One of the main purposes of this blog is to share ideas relating to running your business as a platform for Christian ministry. I have shared many examples of things we do in our business in an effort to minister to our employees, their families, our customers, and the community. Today, I want to tell you about a ministry action called the Impact Fund program that we currently run within our business to help with employee hardship.
Employee Hardship Assistance
The Impact Fund is designed to help employees going through a hardship. All employees have the opportunity to contribute to this fund directly from their paycheck. Anytime we become aware of an employee going through a tough time financially, we use money from this fund to help them out.
The contributions are voluntary and range from $2 to $40 per donor each month. All assistance given is confidential and the decisions to assist are made by the Leadership Team. We make sure the needs are legitimate and not reflective of a trend. Rarely is assistance given to the same employee twice.
I have been amazed at the response from the employees giving. I have also been amazed at the opportunities we have had to help those in need! This really is a great program. I urge you to consider something similar for your own company.
Below is one of my recent articles promoting the Impact Fund program in our company newsletter.
- Not long after the I.Q. (Intelligence Quotient) test was developed, several studies were conducted to find out how different groups of people scored on the test as groups. The test was administered to men and women, young and old, rich and poor, and many ethnic groups as well. It was in this context that the I.Q. test was given to a group of Hopi Indians.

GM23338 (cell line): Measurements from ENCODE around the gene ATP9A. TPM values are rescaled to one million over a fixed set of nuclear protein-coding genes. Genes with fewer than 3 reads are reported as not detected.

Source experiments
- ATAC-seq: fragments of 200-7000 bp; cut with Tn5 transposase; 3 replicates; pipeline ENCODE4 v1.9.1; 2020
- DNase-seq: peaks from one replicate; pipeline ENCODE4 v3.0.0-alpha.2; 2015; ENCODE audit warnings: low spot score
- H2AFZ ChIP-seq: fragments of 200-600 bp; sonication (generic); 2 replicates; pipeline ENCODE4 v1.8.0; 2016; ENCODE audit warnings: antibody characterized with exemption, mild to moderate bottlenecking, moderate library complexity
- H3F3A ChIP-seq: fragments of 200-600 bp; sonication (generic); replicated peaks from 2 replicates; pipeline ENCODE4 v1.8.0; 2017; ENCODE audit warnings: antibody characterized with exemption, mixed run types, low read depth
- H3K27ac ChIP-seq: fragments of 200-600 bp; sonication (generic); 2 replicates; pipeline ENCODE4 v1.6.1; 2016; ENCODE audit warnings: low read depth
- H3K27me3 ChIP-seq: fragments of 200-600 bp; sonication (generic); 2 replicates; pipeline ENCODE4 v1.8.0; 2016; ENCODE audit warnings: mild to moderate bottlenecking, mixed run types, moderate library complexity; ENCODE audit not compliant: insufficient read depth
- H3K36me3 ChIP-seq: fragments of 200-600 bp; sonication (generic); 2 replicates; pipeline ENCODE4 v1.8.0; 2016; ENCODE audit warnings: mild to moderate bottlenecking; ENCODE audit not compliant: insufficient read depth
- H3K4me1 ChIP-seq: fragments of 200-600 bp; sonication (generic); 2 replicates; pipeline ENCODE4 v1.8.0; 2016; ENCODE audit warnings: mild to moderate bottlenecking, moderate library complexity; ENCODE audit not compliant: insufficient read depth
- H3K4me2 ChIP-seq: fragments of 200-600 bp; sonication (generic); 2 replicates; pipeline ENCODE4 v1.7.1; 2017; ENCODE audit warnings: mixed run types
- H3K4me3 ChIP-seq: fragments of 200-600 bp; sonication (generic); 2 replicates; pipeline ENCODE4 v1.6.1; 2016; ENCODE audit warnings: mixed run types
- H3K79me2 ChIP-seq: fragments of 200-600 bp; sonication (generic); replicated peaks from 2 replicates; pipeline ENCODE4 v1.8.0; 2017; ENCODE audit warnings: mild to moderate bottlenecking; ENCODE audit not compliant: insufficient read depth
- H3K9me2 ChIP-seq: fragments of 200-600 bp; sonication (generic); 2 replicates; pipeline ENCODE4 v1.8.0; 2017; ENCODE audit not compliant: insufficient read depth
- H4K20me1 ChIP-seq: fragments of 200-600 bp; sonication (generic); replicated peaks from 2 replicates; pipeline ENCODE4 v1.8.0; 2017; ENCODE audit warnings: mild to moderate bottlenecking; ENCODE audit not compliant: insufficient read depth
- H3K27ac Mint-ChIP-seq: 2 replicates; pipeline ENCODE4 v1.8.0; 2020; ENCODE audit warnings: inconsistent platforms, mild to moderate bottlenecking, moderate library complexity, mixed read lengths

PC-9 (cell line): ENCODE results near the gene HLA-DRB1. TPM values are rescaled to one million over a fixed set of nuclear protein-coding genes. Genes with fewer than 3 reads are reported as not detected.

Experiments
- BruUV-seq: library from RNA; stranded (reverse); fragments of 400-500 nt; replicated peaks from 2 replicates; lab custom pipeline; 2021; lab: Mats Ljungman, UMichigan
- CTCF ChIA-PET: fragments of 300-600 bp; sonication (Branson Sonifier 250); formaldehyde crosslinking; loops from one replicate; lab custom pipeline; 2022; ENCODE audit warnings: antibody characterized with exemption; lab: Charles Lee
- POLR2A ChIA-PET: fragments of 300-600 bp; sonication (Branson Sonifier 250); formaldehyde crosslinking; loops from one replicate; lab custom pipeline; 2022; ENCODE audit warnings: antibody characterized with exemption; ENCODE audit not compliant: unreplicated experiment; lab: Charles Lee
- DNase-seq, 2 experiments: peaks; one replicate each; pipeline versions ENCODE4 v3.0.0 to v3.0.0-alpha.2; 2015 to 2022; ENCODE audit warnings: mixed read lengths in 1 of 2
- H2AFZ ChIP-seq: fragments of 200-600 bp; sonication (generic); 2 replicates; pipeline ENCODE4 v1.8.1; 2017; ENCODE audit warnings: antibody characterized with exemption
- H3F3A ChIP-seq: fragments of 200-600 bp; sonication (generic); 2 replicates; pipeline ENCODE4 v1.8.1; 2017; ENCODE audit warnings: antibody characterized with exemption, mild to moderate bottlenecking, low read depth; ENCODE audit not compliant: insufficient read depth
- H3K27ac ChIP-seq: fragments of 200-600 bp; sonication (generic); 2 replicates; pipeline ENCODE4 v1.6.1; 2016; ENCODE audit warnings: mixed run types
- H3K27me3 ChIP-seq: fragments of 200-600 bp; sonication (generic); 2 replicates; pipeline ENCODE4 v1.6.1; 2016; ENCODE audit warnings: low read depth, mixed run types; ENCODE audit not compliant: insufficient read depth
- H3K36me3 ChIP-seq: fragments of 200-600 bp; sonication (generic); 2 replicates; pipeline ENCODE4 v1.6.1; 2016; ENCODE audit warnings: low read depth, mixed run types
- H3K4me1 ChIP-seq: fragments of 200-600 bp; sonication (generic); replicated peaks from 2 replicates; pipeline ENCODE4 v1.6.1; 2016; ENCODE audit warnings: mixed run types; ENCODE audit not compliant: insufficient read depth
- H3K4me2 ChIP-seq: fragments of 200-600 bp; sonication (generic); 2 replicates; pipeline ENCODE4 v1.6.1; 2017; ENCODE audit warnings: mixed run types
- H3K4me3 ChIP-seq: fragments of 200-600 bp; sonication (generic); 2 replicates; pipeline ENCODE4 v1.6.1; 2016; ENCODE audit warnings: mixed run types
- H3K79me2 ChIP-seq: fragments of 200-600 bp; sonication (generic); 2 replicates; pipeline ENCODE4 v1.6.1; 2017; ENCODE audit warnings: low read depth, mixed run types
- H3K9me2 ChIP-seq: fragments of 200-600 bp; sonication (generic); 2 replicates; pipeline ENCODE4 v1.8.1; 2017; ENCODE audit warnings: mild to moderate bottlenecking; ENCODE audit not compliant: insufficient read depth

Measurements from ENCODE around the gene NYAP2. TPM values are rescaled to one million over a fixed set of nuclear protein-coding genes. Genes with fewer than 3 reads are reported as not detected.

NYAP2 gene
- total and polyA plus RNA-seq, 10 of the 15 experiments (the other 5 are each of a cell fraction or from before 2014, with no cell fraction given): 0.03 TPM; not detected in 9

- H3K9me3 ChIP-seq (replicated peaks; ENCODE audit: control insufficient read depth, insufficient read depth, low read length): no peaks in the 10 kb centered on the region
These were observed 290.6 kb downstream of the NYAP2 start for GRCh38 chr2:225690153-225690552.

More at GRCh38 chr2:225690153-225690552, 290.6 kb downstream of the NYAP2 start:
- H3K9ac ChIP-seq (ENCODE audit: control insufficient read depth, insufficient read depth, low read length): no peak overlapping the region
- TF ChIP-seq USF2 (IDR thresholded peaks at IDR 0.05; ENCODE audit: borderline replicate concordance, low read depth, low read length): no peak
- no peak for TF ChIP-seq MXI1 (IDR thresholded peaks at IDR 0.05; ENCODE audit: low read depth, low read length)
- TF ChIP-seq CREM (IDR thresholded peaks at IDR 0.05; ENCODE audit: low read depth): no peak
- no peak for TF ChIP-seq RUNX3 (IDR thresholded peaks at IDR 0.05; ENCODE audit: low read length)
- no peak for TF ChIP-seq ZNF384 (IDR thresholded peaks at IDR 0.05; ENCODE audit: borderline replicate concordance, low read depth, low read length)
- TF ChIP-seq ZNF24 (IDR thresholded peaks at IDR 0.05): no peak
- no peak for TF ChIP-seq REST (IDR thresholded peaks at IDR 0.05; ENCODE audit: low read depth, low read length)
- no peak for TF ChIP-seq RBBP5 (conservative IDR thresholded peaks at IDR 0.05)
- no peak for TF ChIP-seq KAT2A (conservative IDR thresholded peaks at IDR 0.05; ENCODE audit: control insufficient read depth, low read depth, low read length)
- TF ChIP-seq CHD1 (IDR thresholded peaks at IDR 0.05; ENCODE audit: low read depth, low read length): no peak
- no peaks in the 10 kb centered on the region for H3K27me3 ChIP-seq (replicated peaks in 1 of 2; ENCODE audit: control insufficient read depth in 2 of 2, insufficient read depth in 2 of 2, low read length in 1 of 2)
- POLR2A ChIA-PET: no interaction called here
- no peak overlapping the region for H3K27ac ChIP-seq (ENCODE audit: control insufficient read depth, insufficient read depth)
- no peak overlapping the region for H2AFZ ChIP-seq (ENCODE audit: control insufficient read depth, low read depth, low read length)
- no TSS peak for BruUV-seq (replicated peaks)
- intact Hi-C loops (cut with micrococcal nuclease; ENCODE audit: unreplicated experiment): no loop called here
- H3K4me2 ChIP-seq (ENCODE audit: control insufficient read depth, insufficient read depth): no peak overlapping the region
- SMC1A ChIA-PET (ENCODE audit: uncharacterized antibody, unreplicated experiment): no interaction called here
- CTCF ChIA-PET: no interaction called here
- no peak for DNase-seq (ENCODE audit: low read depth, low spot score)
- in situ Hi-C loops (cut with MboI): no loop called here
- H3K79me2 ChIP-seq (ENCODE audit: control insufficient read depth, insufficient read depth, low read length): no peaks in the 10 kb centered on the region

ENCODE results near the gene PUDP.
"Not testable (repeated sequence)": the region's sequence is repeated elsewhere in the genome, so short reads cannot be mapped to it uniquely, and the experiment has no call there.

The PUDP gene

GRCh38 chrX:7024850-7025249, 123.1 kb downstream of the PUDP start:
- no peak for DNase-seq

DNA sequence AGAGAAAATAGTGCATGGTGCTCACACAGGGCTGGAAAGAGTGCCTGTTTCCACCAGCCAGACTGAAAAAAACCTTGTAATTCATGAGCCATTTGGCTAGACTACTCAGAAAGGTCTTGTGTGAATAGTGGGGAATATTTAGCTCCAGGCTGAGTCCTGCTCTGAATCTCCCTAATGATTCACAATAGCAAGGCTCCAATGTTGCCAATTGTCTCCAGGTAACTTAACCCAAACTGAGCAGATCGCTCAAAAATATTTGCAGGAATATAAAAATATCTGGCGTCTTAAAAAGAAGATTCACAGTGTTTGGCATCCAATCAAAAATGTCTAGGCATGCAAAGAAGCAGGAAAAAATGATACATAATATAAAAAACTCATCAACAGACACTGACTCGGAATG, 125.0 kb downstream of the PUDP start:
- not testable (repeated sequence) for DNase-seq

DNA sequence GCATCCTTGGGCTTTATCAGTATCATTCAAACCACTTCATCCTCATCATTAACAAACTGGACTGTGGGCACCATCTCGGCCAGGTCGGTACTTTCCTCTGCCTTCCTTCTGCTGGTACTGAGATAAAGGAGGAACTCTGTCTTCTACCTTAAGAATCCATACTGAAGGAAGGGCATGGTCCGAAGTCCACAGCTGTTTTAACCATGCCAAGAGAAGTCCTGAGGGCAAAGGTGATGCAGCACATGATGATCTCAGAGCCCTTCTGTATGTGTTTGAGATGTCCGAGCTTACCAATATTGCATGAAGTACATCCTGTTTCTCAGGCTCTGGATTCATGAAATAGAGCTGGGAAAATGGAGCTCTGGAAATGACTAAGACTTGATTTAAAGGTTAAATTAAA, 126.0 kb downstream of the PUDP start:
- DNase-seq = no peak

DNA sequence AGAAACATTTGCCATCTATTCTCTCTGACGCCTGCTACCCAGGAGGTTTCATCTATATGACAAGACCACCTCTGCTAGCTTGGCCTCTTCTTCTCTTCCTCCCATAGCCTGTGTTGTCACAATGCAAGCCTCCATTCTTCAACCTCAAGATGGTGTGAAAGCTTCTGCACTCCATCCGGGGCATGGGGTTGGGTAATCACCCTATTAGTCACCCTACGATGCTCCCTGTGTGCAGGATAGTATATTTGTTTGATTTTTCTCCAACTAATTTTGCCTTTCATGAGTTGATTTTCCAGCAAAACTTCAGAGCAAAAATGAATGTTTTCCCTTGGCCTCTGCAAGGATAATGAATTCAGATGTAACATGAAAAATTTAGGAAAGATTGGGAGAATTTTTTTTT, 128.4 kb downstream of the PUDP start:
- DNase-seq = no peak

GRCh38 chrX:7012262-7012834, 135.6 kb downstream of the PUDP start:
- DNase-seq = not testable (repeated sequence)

When the Hopi received the test, they immediately started to ask each other questions and to compare their answers. The instructor saw this happening, and quickly intervened, telling them that they each had to take the test alone. “You are not permitted to help each other or to share your answers among yourselves,” he told them.
When the Hopi heard this, they were outraged and refused to take the test, saying, “It is not important that I am smarter than my brother, or that my brother is smarter than me. It is only important what we can do together!”
Folks, I am NOT recommending group work on factory certification tests! At the same time, I am telling you that we need to look around and lend a hand to those in need of help. If we are truly going to act like a family and reap the benefits of being part of a family, then we all need to make sure we are acting like Hopi Indians!
One perfect opportunity to do this is what we call the Impact Fund. Each month, you have the opportunity to contribute some amount (of your choice) from your check into this fund. The money in this fund is used for responding to employee hardship. This money is not used for anything else. While I cannot go into detail on any of the specific employee situations that this fund has helped with, I can tell you with confidence that it is working!
Here are two ways you can help your fellow employees…
1. Contribute some amount from your check to go into the fund.
(anything from $1 or $2 up to $20 or more per check – anything helps!)
2. Make us aware of employee hardships that you see or hear about.
(see Brian, Chris, Allen, Tim, or Mike)
I appreciate all who are currently contributing! I know the recipients of the help appreciate it! I encourage everyone to consider participating as you can.
Do you have anything like this at your business?
Do you have any success stories to share?
What would it take to do something similar?